The Naval Service Act was proposed in the House of Commons in January 1910, and became law on May 4, 1910, establishing the Naval Service of Canada. On January 30th, 1911, the Government of Canada, under Prime Minister Sir Wilfrid Laurier, officially requested the designation of “Royal” for the Canadian navy from the United Kingdom. The decision took place during the Imperial Defence Conference (a conference that settled the issue of jurisdiction of the Dominion Navies) which coincided with the Coronation of His Majesty King George V in June 1911.
The letter announcing the bestowing of the “Royal” designation was dispatched from the Colonial Office in London, and dated August 16, 1911. It was received by His Excellency Albert Henry George Grey, Governor-General to the Government of Canada on August 29, 1911. The awarding of the “Royal Canadian Navy” title was accepted as a great honour by Prime Minister Sir Wilfrid Laurier, as he believed it was a major step in Canada’s growing autonomy.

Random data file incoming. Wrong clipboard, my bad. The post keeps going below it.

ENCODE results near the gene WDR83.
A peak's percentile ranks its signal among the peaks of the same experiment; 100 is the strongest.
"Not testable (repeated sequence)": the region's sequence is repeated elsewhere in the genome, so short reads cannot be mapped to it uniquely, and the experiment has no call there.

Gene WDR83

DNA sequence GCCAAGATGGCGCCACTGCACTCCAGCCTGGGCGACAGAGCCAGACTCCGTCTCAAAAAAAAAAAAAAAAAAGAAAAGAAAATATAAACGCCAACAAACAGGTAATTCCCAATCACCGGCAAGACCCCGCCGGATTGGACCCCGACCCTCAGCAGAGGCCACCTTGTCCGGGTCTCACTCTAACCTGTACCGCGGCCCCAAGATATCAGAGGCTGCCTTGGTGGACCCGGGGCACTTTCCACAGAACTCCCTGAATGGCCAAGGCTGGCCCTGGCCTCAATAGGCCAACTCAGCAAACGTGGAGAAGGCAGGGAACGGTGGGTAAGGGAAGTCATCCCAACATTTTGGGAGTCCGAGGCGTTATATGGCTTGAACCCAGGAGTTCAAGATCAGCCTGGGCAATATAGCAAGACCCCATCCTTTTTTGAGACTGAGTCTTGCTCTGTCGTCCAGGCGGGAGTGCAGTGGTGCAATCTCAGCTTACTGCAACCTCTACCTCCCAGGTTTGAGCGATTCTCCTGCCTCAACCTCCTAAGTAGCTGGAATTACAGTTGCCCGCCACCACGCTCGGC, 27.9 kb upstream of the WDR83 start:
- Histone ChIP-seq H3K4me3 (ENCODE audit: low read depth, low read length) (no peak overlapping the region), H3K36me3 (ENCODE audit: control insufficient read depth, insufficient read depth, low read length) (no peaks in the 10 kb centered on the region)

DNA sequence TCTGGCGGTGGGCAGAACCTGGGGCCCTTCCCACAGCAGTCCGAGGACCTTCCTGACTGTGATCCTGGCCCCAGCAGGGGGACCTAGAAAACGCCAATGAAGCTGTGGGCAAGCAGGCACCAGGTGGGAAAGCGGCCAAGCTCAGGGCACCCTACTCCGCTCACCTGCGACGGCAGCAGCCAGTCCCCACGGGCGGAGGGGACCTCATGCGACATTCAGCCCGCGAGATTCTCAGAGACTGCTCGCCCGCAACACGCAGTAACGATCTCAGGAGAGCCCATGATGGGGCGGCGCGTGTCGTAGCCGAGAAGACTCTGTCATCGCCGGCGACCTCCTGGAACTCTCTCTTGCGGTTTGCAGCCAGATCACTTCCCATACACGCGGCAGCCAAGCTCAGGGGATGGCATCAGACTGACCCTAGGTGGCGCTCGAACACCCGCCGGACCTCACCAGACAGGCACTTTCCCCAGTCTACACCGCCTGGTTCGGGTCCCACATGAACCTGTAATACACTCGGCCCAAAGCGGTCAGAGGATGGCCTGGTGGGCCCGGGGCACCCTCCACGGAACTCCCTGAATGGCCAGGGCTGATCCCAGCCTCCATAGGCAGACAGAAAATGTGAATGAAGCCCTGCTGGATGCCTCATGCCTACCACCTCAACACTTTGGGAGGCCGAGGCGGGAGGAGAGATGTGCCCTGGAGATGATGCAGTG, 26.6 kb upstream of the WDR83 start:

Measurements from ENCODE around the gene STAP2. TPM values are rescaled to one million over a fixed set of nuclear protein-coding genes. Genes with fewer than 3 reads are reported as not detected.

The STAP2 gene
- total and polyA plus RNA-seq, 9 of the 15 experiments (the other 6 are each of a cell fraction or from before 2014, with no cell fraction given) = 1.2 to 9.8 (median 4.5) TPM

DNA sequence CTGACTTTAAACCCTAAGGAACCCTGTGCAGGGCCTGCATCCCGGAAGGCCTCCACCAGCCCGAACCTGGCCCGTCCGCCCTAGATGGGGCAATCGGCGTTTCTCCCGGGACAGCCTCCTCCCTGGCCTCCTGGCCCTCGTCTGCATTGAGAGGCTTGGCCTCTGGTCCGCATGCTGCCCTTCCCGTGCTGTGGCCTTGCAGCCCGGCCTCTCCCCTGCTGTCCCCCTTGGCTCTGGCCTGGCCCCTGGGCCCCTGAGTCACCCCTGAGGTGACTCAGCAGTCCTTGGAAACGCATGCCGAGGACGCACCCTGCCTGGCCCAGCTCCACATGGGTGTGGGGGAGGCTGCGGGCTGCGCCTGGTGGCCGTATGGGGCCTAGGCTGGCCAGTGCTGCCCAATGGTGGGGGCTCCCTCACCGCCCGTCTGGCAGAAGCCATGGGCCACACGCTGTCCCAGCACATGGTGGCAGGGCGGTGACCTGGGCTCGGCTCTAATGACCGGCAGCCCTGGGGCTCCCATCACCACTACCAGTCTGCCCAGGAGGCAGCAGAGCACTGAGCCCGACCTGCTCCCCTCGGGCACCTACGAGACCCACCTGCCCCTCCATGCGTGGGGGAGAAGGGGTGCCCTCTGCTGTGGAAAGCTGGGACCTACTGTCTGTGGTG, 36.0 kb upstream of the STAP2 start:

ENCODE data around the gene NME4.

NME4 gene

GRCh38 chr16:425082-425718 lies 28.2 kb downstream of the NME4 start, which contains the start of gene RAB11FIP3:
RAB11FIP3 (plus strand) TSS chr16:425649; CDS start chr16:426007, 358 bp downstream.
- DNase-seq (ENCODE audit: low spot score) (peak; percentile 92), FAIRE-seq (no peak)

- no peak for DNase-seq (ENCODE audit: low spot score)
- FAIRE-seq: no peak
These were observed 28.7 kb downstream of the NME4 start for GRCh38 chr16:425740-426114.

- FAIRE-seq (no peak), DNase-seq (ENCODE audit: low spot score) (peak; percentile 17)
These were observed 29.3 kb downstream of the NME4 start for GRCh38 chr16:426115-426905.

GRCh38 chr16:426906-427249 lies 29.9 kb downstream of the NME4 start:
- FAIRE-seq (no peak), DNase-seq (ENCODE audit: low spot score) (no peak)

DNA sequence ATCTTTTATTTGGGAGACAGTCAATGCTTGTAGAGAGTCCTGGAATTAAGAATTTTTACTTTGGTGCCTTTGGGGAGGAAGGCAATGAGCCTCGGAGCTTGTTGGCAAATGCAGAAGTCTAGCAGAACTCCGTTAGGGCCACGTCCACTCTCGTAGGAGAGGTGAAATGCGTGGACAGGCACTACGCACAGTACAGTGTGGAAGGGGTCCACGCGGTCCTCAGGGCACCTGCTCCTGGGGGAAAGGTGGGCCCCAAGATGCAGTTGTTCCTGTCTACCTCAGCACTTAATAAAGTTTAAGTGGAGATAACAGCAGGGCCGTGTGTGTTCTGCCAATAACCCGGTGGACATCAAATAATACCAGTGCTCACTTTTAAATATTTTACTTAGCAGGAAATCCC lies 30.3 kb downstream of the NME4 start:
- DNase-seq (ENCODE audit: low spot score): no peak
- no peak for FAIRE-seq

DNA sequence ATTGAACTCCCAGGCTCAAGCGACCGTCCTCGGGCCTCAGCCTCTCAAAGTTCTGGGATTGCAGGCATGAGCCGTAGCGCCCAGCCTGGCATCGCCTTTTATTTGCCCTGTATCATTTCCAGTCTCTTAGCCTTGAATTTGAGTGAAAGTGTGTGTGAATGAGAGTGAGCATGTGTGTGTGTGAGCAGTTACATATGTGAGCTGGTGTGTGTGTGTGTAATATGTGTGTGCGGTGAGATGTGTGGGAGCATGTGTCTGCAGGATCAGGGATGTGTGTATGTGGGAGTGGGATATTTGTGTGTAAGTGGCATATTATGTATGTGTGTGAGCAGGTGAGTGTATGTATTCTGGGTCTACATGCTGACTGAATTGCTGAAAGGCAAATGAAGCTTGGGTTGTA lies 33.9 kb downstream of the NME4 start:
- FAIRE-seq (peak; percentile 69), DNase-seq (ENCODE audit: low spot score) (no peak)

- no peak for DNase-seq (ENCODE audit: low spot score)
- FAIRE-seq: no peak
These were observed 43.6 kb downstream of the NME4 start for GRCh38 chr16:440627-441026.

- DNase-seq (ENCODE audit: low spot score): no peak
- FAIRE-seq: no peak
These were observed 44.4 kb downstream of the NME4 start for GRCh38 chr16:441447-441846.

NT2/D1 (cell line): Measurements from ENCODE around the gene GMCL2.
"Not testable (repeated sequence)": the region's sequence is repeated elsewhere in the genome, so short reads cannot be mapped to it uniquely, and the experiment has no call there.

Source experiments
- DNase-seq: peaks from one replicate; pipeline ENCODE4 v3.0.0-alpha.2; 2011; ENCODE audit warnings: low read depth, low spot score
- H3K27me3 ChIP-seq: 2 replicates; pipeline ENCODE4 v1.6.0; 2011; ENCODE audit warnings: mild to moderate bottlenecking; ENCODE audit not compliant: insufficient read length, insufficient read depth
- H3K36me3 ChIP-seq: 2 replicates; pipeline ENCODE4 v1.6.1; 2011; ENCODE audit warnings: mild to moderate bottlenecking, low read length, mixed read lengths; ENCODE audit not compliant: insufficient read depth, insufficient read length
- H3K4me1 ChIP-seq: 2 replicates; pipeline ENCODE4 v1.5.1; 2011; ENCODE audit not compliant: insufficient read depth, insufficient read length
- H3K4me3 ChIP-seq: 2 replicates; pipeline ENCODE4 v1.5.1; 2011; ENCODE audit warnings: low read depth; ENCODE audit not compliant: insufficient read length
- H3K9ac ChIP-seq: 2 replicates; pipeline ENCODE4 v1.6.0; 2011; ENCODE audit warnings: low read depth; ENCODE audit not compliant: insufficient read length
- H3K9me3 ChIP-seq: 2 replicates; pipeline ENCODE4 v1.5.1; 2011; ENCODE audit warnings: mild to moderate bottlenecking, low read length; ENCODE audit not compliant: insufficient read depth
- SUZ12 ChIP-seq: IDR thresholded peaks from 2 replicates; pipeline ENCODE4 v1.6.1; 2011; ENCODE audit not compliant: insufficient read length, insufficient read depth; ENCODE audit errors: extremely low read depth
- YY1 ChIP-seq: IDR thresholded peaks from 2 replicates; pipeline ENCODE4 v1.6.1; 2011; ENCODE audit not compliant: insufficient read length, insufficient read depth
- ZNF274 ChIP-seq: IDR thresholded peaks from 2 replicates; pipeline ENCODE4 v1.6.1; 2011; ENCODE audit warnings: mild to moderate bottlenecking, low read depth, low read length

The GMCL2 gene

With the passing of the Canadian Forces Reorganization Act on February 1, 1968, which unified all commands of the CF, the RCN ceased to exist. The naval component of the CF was renamed the “Canadian Forces Maritime Command.”
Although the term “Canadian Army” had been used informally for years, the CA was only officially called by that name from 1940. Before that time, the militia included full-time regular and part-time units, and were the land forces acting in Canada’s defence. The Militia Act of 1855 was an attempt to professionalize these forces and rely less on British Regulars for continental defence, although this did not change significantly until after Confederation in 1867.